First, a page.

‘They will simply close the factory and move production to Spain or Germany. Investment comes to our city region because businesses know we have access to the Single Market.’

Toyota, which manufactures at Burnaston, said: ‘Going forward we will closely monitor and analyse the impact on our business operations in the UK and how we can maintain competitiveness and secure sustainable growth together with the UK automotive industry and other stakeholders.’

What does the future hold for the British motor industry? Only time will tell…

Nissan's most successful model ever produced selling well over 2 million since 2007. And where exactly was this record breaking car developed, engineered and designed? Bedfordshire.
Nissan UK’s most successful model ever – more than two million have been sold since 2007
Ian Nicholls
Latest posts by Ian Nicholls (see all)


  1. Why should Europe’s most efficient and orderly car manufacturing plants unduly worry? They threatened to leave if we didn’t join the Euro. We didn’t and they stayed.

    I’ve also seen wholesale losses of automotive jobs in the UK as suppliers shifted production jobs to Eastern Europe, Turkey and the like. Cheap labour and free trade moved those jobs abroad. That and the fact you could dispose of a British worker far cheaper than a European worker meant we suffered unfairly.

    Factories previously for tier 2 and 3 suppliers were knocked down and turned into warehouses. Nobody commented on those losses did they? No, that was Globalisation. The EU subsidised those building transformations incidentally.

    I’ve also seen admin and HR jobs from British manufacturers move to Romania and Hungry during the EUs rise and rise. Ford pulled out of UK vehicle assembly with EU money. Likewise GM, who now cry that they cannot source enough parts from Britain. But secretly they know we build cars well with an intelligent and diligent work force. Both have also closed European factories, but at a far greater expense.

    So given that the EU destroyed more British Automotive manufacturing jobs that it created, I’m optimistic. If Toyota and Honda cry off, then its crocodile tears, they’re chasing government funding or a diminishing market share but won’t admit to it.

    And lets not get into political speculation (fact?) that other EU counties illegally subsidised their home grown car design and manufacture while we bladdered our indigenous companies for the sake of playing by the rules.

    I best stop here……but as someone who’s been made redundant by a UK manufacturer and watched his job go abroad you better believe I’m bitter. And informed.

    • Steven,

      Like you are doing now, I’ve been banging that drum for years.

      Trouble is as is evidenced with not just some of the replies in response to your post. but to a much greater extent elsewhere, there are a huge number of Brits who simply just don’t get it.

      It’s what we do as a Nation. Correction, it’s what we did as a Nation up until June 23rd.

      I believe we still have sufficient quantities of the “Right Stuff” in this Nation to not only survive outside the increasingly more parasitical womb that the EU has evolved into, but, to actually both thrive and prosper outside of it.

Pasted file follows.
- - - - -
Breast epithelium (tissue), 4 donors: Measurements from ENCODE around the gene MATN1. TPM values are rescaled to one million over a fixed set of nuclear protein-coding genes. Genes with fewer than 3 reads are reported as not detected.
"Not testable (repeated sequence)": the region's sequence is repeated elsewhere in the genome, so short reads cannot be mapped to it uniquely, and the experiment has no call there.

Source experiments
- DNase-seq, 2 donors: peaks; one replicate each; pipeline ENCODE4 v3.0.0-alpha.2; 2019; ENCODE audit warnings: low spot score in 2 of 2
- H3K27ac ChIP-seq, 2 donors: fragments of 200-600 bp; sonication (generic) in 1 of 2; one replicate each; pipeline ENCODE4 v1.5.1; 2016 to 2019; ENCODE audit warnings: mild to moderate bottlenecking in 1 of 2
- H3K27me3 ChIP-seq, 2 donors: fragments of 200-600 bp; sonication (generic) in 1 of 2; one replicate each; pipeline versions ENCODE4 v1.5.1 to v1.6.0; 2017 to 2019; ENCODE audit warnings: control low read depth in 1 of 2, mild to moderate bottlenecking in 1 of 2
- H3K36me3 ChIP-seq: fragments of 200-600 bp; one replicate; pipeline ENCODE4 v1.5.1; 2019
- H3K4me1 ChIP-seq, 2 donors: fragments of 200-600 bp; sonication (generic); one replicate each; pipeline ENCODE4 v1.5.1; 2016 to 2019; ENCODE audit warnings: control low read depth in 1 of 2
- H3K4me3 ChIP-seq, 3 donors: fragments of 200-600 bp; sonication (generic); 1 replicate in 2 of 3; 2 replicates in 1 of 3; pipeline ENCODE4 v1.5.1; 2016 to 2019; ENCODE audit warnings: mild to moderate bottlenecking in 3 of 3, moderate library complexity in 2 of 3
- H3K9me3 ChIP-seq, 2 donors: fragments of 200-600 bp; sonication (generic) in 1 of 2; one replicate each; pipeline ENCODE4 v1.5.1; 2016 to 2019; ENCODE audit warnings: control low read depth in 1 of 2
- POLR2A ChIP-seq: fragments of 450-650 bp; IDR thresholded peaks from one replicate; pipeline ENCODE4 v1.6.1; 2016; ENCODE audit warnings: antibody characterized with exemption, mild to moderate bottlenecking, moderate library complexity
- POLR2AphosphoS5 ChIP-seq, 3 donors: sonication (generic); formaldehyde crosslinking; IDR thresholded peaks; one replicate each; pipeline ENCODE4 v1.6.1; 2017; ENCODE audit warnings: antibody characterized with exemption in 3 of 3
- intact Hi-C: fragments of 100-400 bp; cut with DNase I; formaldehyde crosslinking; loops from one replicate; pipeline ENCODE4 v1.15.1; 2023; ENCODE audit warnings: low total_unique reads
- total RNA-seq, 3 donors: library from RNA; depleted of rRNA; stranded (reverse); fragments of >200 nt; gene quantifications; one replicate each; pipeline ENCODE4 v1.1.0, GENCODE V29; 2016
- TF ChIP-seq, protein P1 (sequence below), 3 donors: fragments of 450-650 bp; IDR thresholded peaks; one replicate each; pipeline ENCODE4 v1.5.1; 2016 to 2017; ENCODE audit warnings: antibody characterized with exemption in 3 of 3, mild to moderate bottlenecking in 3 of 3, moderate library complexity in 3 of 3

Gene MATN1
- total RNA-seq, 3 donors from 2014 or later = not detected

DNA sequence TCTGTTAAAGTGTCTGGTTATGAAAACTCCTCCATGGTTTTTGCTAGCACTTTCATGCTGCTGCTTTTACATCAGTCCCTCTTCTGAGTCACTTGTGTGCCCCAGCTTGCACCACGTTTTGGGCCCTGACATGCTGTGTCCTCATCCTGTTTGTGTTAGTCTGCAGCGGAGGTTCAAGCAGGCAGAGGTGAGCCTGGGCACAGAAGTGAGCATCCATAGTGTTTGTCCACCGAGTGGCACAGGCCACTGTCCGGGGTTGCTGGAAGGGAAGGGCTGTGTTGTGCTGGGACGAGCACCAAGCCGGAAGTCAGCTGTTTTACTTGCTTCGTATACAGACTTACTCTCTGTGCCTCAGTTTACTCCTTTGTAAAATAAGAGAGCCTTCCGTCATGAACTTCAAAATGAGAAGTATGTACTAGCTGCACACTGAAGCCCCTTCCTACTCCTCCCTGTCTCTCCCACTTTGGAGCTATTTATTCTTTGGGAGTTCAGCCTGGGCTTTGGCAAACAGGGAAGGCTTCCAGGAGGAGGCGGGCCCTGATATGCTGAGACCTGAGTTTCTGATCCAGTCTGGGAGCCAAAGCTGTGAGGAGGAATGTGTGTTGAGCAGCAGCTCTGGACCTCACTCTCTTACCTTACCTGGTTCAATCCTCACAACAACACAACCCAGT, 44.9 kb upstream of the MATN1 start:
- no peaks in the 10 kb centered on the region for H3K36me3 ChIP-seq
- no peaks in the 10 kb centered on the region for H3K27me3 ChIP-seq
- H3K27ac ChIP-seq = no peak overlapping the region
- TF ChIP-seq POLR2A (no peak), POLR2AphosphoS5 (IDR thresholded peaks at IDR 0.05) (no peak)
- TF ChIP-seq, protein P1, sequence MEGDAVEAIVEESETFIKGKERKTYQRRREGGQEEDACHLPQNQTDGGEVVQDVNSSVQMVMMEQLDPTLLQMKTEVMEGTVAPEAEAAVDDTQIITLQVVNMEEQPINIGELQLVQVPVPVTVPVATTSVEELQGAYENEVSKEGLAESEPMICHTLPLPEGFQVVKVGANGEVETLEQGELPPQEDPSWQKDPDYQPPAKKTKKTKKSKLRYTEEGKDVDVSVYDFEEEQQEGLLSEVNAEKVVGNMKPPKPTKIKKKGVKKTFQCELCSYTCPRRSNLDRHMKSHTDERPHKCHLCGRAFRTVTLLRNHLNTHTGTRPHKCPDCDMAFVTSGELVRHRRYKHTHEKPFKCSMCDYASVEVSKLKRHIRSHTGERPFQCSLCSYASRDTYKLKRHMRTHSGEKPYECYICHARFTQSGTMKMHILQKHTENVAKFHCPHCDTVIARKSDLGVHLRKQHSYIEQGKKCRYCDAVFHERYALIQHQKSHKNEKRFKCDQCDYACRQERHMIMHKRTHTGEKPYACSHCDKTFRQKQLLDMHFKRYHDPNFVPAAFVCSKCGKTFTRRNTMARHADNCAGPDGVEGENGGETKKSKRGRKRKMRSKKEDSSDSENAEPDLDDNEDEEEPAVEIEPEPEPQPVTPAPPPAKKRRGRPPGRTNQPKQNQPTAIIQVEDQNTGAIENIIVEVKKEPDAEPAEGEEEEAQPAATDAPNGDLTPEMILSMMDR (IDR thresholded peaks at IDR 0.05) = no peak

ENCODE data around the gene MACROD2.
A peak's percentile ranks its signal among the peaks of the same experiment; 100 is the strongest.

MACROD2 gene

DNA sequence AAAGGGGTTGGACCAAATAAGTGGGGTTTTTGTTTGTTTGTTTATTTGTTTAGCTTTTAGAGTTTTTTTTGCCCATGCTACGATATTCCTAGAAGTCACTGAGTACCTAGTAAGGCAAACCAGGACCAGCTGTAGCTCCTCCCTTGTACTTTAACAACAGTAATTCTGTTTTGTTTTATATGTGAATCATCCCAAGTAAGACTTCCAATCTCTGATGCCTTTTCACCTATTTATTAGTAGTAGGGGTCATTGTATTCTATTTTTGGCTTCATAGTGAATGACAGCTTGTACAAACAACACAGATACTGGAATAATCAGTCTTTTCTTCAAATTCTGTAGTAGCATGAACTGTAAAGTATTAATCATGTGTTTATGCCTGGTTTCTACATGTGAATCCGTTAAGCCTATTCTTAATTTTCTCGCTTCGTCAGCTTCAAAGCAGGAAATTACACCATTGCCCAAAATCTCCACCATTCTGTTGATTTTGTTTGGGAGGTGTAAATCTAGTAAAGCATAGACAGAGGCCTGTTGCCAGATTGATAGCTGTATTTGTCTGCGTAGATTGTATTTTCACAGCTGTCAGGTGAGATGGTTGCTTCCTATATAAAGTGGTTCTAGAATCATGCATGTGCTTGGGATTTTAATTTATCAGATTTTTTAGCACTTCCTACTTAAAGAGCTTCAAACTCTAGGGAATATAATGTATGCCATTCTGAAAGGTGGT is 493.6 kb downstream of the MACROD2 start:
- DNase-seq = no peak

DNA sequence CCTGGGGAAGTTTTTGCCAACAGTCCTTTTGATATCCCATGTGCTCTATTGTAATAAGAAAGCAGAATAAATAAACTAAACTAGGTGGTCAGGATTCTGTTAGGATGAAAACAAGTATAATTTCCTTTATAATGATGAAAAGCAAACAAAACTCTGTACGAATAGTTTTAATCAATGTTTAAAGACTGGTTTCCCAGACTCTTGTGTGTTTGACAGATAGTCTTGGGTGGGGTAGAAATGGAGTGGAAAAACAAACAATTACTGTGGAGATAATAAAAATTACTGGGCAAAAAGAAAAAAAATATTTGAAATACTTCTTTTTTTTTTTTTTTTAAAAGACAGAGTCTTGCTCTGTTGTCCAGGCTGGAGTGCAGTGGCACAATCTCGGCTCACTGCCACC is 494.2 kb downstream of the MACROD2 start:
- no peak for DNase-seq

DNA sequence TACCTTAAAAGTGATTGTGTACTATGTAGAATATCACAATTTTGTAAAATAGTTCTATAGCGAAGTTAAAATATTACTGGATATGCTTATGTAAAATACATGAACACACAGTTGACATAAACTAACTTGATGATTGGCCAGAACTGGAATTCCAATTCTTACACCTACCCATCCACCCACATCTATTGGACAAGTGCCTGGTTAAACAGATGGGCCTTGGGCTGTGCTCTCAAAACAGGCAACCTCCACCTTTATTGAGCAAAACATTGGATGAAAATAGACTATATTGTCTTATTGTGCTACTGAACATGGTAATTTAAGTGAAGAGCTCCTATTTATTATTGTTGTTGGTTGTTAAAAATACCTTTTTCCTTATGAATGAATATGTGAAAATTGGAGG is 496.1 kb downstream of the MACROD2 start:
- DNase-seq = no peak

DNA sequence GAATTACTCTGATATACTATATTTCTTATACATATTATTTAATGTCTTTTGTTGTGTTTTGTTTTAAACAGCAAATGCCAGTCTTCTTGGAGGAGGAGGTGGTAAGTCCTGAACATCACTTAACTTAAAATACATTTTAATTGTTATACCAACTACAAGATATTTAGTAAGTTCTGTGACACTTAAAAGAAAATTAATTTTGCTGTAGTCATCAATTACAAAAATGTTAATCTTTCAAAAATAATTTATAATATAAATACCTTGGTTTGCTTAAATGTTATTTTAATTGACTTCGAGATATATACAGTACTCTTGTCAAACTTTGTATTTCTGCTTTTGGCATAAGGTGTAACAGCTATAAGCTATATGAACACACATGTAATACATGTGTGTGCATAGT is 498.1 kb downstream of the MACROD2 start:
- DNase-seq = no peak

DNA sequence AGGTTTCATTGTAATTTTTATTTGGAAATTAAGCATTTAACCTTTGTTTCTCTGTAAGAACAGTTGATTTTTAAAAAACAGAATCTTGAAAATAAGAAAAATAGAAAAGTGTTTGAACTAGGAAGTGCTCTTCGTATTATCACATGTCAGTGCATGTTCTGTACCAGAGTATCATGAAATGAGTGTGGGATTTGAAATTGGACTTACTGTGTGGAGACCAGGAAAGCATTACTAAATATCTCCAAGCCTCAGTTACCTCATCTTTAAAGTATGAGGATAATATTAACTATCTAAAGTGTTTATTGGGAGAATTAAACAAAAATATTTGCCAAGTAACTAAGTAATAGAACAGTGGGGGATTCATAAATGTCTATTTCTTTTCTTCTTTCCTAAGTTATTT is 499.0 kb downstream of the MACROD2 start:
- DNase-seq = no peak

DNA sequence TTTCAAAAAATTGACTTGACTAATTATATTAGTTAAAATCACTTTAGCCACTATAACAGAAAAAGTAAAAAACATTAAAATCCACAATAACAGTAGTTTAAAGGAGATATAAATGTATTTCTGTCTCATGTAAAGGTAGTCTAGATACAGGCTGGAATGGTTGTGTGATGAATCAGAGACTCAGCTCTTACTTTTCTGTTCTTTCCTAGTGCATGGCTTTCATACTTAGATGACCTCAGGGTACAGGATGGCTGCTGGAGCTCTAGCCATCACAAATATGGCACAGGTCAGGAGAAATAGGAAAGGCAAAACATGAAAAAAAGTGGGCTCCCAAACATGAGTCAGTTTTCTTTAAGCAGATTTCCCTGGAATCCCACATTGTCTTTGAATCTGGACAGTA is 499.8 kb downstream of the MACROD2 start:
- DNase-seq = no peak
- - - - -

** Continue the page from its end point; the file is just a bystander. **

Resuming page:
We as a Nation need to look more closely at the globalisation mullarkey. Over on another blogg I follow someone working in engineering with one of our “friends” on the mainland, had his suggestion rejected on the basis that it is their sensible option to continue moving all productive manufacturing from the UK to the European Mainland. Guess where. Got it in one. Germany!

      • But – Japanese transplant companies only came here because we where in the EU and being in the EU has hardly stopped the likes of JLR trading globally. China and the US are their largest export market and they have opened manufacturing facilities in India and Brazil. Its a false flag to suggest leaving the EU will help or hinder this or prevent future job transfers to other countries. Biggest threat I guess is what happens next. If that chancer and CV liar Andrea Loathsome becomes PM the final nail will be driven and you can forget having a government that takes any interest at all in UK manufacturing.

    • They might soon have to pay extra duty to import cars to Europe which the didn’t have to pay before.

  2. As you left out JLR here’s their view:

    “We are a British business with a strong manufacturing base in this country, we call Britain home and we remain committed to all our manufacturing sites and investment decisions.

    “We respect the decision of the British people and in common with all other businesses, JLR will analyse the issues arising from it – as of today, nothing has changed for us or the rest of the British automotive industry.”

    Oh, and the expansion of Whitley is still on track.

  3. I work in a large engineering company supplying the auto industry, and today the decision was made to postpone any UK investment indefinitely as of today. This is going to directly affect the UK workers here. So very sad.

    • Holding fire on Investment. That’s an obvious wise business decision which in an ever changing world, can be sensibly taken at any time. The LEAVE change is simply another thing to consider.

      Message to any naysayers. Just looked out of the window. The Sky has not fallen in …. yet .. 🙂